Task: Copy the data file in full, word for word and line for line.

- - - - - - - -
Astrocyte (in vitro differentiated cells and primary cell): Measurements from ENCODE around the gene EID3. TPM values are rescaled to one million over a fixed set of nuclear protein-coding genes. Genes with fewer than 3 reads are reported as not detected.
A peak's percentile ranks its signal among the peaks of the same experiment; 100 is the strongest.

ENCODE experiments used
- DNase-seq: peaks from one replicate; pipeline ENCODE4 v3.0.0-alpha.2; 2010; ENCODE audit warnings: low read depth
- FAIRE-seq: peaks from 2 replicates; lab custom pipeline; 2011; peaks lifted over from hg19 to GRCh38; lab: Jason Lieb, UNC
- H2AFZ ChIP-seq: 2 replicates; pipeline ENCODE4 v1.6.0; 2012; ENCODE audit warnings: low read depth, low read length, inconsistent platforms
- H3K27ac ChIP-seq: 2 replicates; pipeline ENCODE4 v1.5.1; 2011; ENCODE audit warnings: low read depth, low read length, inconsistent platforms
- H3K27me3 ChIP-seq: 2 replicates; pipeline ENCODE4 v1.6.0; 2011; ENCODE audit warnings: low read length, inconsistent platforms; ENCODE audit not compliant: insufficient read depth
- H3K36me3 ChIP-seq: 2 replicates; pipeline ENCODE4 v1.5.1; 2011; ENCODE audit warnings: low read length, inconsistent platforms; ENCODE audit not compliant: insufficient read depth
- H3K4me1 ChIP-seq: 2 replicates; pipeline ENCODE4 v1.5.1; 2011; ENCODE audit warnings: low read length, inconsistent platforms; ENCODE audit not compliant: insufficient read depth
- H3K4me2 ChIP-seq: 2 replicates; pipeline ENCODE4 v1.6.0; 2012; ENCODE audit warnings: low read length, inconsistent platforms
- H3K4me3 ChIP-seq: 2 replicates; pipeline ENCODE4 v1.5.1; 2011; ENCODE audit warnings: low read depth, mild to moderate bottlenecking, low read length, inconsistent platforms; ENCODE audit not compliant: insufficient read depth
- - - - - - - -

Astrocyte (in vitro differentiated cells and primary cell): Measurements from ENCODE around the gene EID3. TPM values are rescaled to one million over a fixed set of nuclear protein-coding genes. Genes with fewer than 3 reads are reported as not detected.
A peak's percentile ranks its signal among the peaks of the same experiment; 100 is the strongest.

ENCODE experiments used
- DNase-seq: peaks from one replicate; pipeline ENCODE4 v3.0.0-alpha.2; 2010; ENCODE audit warnings: low read depth
- FAIRE-seq: peaks from 2 replicates; lab custom pipeline; 2011; peaks lifted over from hg19 to GRCh38; lab: Jason Lieb, UNC
- H2AFZ ChIP-seq: 2 replicates; pipeline ENCODE4 v1.6.0; 2012; ENCODE audit warnings: low read depth, low read length, inconsistent platforms
- H3K27ac ChIP-seq: 2 replicates; pipeline ENCODE4 v1.5.1; 2011; ENCODE audit warnings: low read depth, low read length, inconsistent platforms
- H3K27me3 ChIP-seq: 2 replicates; pipeline ENCODE4 v1.6.0; 2011; ENCODE audit warnings: low read length, inconsistent platforms; ENCODE audit not compliant: insufficient read depth
- H3K36me3 ChIP-seq: 2 replicates; pipeline ENCODE4 v1.5.1; 2011; ENCODE audit warnings: low read length, inconsistent platforms; ENCODE audit not compliant: insufficient read depth
- H3K4me1 ChIP-seq: 2 replicates; pipeline ENCODE4 v1.5.1; 2011; ENCODE audit warnings: low read length, inconsistent platforms; ENCODE audit not compliant: insufficient read depth
- H3K4me2 ChIP-seq: 2 replicates; pipeline ENCODE4 v1.6.0; 2012; ENCODE audit warnings: low read length, inconsistent platforms
- H3K4me3 ChIP-seq: 2 replicates; pipeline ENCODE4 v1.5.1; 2011; ENCODE audit warnings: low read depth, mild to moderate bottlenecking, low read length, inconsistent platforms; ENCODE audit not compliant: insufficient read depth